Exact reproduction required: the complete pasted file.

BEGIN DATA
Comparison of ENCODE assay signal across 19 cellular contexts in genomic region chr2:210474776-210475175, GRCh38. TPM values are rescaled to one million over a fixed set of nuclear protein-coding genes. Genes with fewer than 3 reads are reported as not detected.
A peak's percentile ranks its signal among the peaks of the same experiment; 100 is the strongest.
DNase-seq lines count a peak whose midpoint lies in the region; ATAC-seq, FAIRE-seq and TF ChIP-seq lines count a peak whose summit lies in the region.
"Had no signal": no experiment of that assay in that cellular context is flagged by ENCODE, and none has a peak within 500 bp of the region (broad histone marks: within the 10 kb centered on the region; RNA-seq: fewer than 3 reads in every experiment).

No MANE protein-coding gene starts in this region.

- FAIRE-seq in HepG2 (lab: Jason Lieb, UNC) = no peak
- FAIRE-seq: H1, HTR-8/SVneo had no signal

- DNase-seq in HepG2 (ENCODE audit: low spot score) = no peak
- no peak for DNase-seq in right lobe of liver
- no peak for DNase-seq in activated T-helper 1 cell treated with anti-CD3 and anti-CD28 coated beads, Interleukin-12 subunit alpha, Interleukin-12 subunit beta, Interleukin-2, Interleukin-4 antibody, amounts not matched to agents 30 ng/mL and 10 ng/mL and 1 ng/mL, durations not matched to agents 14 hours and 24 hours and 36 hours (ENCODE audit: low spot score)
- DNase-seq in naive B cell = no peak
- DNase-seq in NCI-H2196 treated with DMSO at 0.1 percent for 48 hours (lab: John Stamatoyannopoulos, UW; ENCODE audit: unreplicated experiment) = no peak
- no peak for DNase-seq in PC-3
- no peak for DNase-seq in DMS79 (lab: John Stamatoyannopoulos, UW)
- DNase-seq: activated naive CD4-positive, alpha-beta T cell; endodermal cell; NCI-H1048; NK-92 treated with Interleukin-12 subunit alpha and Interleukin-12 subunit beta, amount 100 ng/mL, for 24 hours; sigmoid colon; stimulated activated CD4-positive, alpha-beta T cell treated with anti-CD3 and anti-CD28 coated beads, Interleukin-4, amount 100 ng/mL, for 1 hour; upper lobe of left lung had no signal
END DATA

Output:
Comparison of ENCODE assay signal across 19 cellular contexts in genomic region chr2:210474776-210475175, GRCh38. TPM values are rescaled to one million over a fixed set of nuclear protein-coding genes. Genes with fewer than 3 reads are reported as not detected.
A peak's percentile ranks its signal among the peaks of the same experiment; 100 is the strongest.
DNase-seq lines count a peak whose midpoint lies in the region; ATAC-seq, FAIRE-seq and TF ChIP-seq lines count a peak whose summit lies in the region.
"Had no signal": no experiment of that assay in that cellular context is flagged by ENCODE, and none has a peak within 500 bp of the region (broad histone marks: within the 10 kb centered on the region; RNA-seq: fewer than 3 reads in every experiment).

No MANE protein-coding gene starts in this region.

- FAIRE-seq in HepG2 (lab: Jason Lieb, UNC) = no peak
- FAIRE-seq: H1, HTR-8/SVneo had no signal

- DNase-seq in HepG2 (ENCODE audit: low spot score) = no peak
- no peak for DNase-seq in right lobe of liver
- no peak for DNase-seq in activated T-helper 1 cell treated with anti-CD3 and anti-CD28 coated beads, Interleukin-12 subunit alpha, Interleukin-12 subunit beta, Interleukin-2, Interleukin-4 antibody, amounts not matched to agents 30 ng/mL and 10 ng/mL and 1 ng/mL, durations not matched to agents 14 hours and 24 hours and 36 hours (ENCODE audit: low spot score)
- DNase-seq in naive B cell = no peak
- DNase-seq in NCI-H2196 treated with DMSO at 0.1 percent for 48 hours (lab: John Stamatoyannopoulos, UW; ENCODE audit: unreplicated experiment) = no peak
- no peak for DNase-seq in PC-3
- no peak for DNase-seq in DMS79 (lab: John Stamatoyannopoulos, UW)
- DNase-seq: activated naive CD4-positive, alpha-beta T cell; endodermal cell; NCI-H1048; NK-92 treated with Interleukin-12 subunit alpha and Interleukin-12 subunit beta, amount 100 ng/mL, for 24 hours; sigmoid colon; stimulated activated CD4-positive, alpha-beta T cell treated with anti-CD3 and anti-CD28 coated beads, Interleukin-4, amount 100 ng/mL, for 1 hour; upper lobe of left lung had no signal